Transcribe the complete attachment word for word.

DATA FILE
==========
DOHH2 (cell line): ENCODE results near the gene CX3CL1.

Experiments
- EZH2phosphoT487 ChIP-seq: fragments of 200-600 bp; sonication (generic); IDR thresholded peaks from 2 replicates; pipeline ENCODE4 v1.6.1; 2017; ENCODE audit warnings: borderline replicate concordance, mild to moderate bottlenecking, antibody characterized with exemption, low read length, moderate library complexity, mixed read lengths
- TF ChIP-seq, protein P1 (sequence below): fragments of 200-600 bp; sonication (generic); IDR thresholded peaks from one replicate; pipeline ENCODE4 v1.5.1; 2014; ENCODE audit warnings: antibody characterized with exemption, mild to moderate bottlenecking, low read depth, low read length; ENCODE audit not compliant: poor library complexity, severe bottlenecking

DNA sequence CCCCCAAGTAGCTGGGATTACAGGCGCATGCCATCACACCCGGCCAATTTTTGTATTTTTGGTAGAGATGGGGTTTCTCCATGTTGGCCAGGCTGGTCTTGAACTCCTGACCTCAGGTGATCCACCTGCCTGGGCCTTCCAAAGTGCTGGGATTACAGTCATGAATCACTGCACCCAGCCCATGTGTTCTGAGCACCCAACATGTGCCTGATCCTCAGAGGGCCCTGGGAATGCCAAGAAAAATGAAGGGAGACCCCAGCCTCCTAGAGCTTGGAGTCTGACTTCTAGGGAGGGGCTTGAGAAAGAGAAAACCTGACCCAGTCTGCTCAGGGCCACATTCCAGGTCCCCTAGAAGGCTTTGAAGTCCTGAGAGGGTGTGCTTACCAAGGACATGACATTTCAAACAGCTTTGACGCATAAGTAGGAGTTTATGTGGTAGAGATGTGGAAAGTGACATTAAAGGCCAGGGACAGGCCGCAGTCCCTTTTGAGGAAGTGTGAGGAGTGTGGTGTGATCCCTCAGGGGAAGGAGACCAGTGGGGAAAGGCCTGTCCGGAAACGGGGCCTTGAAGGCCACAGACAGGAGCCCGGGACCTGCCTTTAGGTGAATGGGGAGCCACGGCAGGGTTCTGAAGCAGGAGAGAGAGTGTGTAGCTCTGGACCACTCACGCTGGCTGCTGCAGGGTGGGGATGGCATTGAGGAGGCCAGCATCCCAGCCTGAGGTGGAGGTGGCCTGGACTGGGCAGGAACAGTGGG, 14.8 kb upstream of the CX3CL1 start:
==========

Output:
DOHH2 (cell line): ENCODE results near the gene CX3CL1.

Experiments
- EZH2phosphoT487 ChIP-seq: fragments of 200-600 bp; sonication (generic); IDR thresholded peaks from 2 replicates; pipeline ENCODE4 v1.6.1; 2017; ENCODE audit warnings: borderline replicate concordance, mild to moderate bottlenecking, antibody characterized with exemption, low read length, moderate library complexity, mixed read lengths
- TF ChIP-seq, protein P1 (sequence below): fragments of 200-600 bp; sonication (generic); IDR thresholded peaks from one replicate; pipeline ENCODE4 v1.5.1; 2014; ENCODE audit warnings: antibody characterized with exemption, mild to moderate bottlenecking, low read depth, low read length; ENCODE audit not compliant: poor library complexity, severe bottlenecking

DNA sequence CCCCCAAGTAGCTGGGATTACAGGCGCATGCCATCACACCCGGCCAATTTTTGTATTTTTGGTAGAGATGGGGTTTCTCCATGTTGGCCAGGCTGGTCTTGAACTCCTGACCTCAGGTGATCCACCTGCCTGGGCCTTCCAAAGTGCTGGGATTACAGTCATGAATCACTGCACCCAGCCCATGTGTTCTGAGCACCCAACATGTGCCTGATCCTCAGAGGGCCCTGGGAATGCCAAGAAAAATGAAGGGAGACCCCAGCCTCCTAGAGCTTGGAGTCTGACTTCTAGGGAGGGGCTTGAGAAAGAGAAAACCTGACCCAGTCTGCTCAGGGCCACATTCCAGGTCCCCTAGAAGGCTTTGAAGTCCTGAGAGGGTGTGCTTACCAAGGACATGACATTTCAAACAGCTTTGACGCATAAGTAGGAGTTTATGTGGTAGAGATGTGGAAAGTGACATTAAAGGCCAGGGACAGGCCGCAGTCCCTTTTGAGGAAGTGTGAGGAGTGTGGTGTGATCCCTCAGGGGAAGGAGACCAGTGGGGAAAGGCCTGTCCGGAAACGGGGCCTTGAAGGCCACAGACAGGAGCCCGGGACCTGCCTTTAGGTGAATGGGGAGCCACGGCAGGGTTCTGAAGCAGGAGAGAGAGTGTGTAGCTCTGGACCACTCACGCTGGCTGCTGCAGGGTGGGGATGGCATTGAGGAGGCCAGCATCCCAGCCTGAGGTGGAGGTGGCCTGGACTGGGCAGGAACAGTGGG, 14.8 kb upstream of the CX3CL1 start: